Earth ChangesS


Study catches two bird populations as they split into seperate species

A new study finds that a change in a single gene has sent two closely related bird populations on their way to becoming two distinct species. The study, published in the August issue of the American Naturalist, is one of only a few to investigate the specific genetic changes that drive two populations toward speciation.

Speciation, the process by which different populations of the same species split into separate species, is central to evolution. But it's notoriously hard to observe in action. This study, led by biologist J. Albert Uy of Syracuse University, captures two populations of monarch flycatcher birds just as they arrive at that evolutionary crossroads.

Monarch flycatchers are small, insect-eating birds common in the Solomon Islands, east of Papua New Guinea. Uy and his team looked at two flycatcher populations: one found mostly on the large island of Makira, the other on smaller surrounding islands. Besides where they live, the only discernable difference between the two populations is the color of their feathers. The birds on Makira have all black feathers. Birds on the smaller islands have the same black feathers, but with a chestnut-colored belly.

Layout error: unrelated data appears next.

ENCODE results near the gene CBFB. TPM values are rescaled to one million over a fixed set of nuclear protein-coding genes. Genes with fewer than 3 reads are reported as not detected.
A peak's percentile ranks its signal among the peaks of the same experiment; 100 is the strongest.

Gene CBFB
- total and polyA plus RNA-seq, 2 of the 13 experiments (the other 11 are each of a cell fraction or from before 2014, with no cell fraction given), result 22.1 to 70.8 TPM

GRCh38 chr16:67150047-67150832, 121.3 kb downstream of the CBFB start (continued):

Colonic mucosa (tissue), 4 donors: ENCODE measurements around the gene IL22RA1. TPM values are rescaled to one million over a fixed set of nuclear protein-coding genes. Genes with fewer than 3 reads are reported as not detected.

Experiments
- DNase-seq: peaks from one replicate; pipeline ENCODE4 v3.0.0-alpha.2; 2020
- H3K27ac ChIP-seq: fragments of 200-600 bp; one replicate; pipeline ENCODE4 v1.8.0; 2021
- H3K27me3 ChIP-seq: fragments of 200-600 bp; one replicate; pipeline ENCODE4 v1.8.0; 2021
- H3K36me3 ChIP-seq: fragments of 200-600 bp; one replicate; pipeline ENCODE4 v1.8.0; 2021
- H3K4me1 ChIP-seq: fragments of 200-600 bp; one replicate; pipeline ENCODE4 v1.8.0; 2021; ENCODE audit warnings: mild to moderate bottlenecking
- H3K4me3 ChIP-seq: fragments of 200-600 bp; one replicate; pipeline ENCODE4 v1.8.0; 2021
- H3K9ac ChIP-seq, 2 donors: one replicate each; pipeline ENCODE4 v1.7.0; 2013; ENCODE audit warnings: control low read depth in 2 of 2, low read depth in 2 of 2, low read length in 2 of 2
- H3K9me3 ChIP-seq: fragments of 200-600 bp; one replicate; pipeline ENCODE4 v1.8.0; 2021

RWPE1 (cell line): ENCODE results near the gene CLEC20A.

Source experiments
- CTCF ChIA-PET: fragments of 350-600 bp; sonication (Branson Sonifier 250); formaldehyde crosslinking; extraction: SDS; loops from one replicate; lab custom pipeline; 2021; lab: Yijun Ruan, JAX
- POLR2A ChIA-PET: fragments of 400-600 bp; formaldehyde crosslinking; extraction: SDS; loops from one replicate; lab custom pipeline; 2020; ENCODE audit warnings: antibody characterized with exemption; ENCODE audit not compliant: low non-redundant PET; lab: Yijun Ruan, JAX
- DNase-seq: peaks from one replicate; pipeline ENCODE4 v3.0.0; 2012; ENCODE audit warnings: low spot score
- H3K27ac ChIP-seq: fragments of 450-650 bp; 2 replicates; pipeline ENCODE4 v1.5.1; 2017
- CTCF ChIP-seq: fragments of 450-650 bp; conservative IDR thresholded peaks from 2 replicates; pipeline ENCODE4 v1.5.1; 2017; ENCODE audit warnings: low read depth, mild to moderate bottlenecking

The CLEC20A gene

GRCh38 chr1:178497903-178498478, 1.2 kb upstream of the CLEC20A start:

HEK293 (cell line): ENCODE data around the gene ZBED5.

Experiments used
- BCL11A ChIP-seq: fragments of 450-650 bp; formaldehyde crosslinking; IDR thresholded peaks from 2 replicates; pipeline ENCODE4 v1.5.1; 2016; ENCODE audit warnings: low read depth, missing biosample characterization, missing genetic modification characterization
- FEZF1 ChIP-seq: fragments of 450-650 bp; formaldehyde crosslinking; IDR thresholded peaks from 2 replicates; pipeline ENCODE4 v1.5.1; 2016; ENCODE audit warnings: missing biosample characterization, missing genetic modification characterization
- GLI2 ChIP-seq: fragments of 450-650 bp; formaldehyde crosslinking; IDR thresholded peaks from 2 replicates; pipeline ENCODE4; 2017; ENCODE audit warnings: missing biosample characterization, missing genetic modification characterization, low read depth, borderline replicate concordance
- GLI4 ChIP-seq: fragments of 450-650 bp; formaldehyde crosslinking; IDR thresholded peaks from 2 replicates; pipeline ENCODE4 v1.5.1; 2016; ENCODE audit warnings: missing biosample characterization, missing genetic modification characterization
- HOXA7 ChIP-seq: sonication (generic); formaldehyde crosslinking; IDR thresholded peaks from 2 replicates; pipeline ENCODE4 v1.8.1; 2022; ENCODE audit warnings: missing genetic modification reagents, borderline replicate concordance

The question of whether these two populations are on the road to speciation comes down to sex. When two populations stop exchanging genes--that is, stop mating with each other - then they can be considered distinct species. Uy and his team wanted to see if these flycatchers were heading in that direction.

Evil Rays

UK Lawyer Slams Gore Over Court Case Claims

Al Gore breaths global warming
© unknown

A leading UK lawyer, who represented the parent that sued Al Gore in the British High Court, has laughed off claims by the former vice-president that the judge ruled in his favour.

Speaking from London John Day, a senior partner in Malletts Solicitors, said Mr Gore was misrepresenting what the judge had found. Mr Day represented a British parent who sued the UK Ministry of Education when they wanted to distribute and show Mr Gore's documentary An Inconvenient Truth to every British school child. In the 2006 documentary Mr Gore claimed humanity is in danger because of man made Global Warming. He also claimed flooding and disease would increase with the destruction of most of the world's major cities including New York, London and Shanghai. As a result Mr Gore was awarded a Nobel Peace Prize and the documentary won an Oscar.


Richard Courtney in Weblog Debate on Cooling

My comments in a web debate after Booker's article on the Daily Telegraph's web site responding to a reasonable question from another commenter named Vaughn.

You ask me: "You quote: '...the era of consistent record-breaking global mean temperatures will not resume until roughly 2020.' Do you take this to mean that there is no global warming?"

Let me be clear. I say
1. It is obvious that there is no global warming while the globe is cooling.
2. The globe has cooled over the last decade.

Slioch's (a cooling denialist commenter) linear trends and 5-year averages do not change these simple and obvious truths.